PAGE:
In a special to the Vancouver Sun on Tuesday, a Simon Fraser University professor of economics, Herbert Grubel, argues that immigration costs Canadians up to $20 billion a year when all the costs and benefits are tallied.
Grubel, who is also a senior research fellow at the Fraser Institute, goes through some of recent findings on the economic effects of immigration from studies in various countries to come to his estimate.
The first is an American study which found that immigrants have increased the annual national income of the U.S. by $1.6 trillion, while receiving $1.565 trillion in labour compensation, with the remaining $35 billion going to natural-born Americans.
Extrapolating these findings to Canada, Grubel estimates the “immigration effect” results in $3.5 billion in increased income in Canada.
Another conclusion of the American study, says Grubel, is that immigration has resulted in a shift in income from workers to employers, with employer earnings seeing a $43.5 billion increase and worker earnings decreasing by $40 billion.
This redistribution of income, argues Grubel, results in calls on the government to increase taxes on employers and increase subsidies for workers, which harms incentives that promote productivity, which could cost the Canadian economy more than the $3.5 billion worth of benefits that the immigration effect provides.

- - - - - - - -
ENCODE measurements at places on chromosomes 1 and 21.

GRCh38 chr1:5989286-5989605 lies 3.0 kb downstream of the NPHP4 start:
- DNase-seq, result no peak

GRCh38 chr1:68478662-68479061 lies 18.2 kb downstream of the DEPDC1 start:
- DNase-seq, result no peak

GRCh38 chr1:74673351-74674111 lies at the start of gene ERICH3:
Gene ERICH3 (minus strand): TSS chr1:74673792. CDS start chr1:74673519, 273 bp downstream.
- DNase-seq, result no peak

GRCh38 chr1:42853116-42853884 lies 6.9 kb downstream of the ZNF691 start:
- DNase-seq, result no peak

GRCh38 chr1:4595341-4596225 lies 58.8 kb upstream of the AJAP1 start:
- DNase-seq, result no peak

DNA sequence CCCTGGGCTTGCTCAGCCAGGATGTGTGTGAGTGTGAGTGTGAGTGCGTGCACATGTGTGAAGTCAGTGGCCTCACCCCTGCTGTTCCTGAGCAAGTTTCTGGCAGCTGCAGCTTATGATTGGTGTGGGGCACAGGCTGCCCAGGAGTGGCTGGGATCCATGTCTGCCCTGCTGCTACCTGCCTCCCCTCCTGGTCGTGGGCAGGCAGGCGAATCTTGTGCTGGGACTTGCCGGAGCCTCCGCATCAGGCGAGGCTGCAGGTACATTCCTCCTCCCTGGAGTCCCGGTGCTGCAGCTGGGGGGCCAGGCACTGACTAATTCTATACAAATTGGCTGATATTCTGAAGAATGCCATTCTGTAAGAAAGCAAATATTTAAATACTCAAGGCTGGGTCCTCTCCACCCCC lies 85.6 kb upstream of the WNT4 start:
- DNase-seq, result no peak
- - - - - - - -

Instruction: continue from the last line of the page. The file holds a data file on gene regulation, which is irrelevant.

In addition to the costs linked to the effects of immigration on employer-employee income shares, Grubel cites a study he helped conduct at the Fraser Institute that found that recent immigrants also increase the annual fiscal burden by $20 billion, because they pay half as much in taxes as native-born Canadians, while receiving the same government benefits.
Grubel says a recent French study has similar findings, with both studies assessing a per recent-immigrant fiscal burden that amounts to approximately 1 percent of GDP for Canada’s immigration population size.
Other supposed benefits of immigration are non-existent or negative according to Grubel. For example he says that the boost immigration gives to tax funds available for education and Social Security is offset by the increased costs it burdens these programs with.
Grubel concludes that Canada should reduce immigration and only admit those with a high enough income earning and tax paying potential to increase the average income of native-born Canadians.